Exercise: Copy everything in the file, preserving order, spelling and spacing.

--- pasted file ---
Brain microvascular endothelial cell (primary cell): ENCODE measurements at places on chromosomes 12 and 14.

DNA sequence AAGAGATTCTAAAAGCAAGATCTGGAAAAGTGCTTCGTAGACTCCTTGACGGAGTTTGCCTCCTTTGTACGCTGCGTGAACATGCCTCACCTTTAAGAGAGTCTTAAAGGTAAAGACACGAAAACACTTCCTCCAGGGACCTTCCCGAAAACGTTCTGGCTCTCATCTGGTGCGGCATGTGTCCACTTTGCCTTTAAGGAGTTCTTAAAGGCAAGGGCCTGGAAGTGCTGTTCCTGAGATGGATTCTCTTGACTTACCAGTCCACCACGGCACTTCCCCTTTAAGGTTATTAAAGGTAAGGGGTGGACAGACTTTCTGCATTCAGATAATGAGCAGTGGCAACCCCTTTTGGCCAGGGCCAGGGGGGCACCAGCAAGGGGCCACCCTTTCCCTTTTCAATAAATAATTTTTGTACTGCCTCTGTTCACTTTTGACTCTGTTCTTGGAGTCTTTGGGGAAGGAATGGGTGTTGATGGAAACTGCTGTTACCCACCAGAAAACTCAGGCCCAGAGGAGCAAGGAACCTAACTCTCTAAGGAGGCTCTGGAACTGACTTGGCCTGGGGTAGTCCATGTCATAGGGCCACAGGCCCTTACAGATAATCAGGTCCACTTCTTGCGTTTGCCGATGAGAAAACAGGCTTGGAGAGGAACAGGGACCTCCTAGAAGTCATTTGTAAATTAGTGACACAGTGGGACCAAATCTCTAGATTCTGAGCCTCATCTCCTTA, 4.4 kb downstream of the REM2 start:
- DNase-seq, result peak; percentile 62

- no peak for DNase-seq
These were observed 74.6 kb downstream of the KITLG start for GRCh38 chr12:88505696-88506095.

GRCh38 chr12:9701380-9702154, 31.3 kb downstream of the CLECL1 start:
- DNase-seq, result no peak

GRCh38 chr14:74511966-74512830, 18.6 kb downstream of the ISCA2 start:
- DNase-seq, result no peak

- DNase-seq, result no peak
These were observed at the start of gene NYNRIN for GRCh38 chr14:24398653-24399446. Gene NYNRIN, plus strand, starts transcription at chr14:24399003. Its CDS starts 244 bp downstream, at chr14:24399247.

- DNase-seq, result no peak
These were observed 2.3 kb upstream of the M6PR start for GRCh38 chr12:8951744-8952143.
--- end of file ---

Brain microvascular endothelial cell (primary cell): ENCODE measurements at places on chromosomes 12 and 14.

DNA sequence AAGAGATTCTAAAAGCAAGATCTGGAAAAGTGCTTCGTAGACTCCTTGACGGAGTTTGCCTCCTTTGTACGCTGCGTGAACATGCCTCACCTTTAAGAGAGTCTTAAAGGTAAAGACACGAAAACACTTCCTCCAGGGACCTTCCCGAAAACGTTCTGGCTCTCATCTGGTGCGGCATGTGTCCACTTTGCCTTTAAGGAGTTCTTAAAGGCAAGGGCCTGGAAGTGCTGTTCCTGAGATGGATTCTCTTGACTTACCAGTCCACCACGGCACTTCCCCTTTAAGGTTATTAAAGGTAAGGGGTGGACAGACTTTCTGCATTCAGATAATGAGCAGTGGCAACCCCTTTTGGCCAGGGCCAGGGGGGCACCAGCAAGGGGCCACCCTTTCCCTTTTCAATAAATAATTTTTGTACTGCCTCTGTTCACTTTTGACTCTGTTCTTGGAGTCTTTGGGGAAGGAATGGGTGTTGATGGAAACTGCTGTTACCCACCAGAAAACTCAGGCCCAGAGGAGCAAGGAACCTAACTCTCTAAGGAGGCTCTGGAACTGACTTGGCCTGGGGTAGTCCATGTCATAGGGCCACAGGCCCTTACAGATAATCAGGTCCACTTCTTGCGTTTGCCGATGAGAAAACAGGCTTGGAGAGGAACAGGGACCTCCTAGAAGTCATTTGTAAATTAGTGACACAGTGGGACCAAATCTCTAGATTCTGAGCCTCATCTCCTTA, 4.4 kb downstream of the REM2 start:
- DNase-seq, result peak; percentile 62

- no peak for DNase-seq
These were observed 74.6 kb downstream of the KITLG start for GRCh38 chr12:88505696-88506095.

GRCh38 chr12:9701380-9702154, 31.3 kb downstream of the CLECL1 start:
- DNase-seq, result no peak

GRCh38 chr14:74511966-74512830, 18.6 kb downstream of the ISCA2 start:
- DNase-seq, result no peak

- DNase-seq, result no peak
These were observed at the start of gene NYNRIN for GRCh38 chr14:24398653-24399446. Gene NYNRIN, plus strand, starts transcription at chr14:24399003. Its CDS starts 244 bp downstream, at chr14:24399247.

- DNase-seq, result no peak
These were observed 2.3 kb upstream of the M6PR start for GRCh38 chr12:8951744-8952143.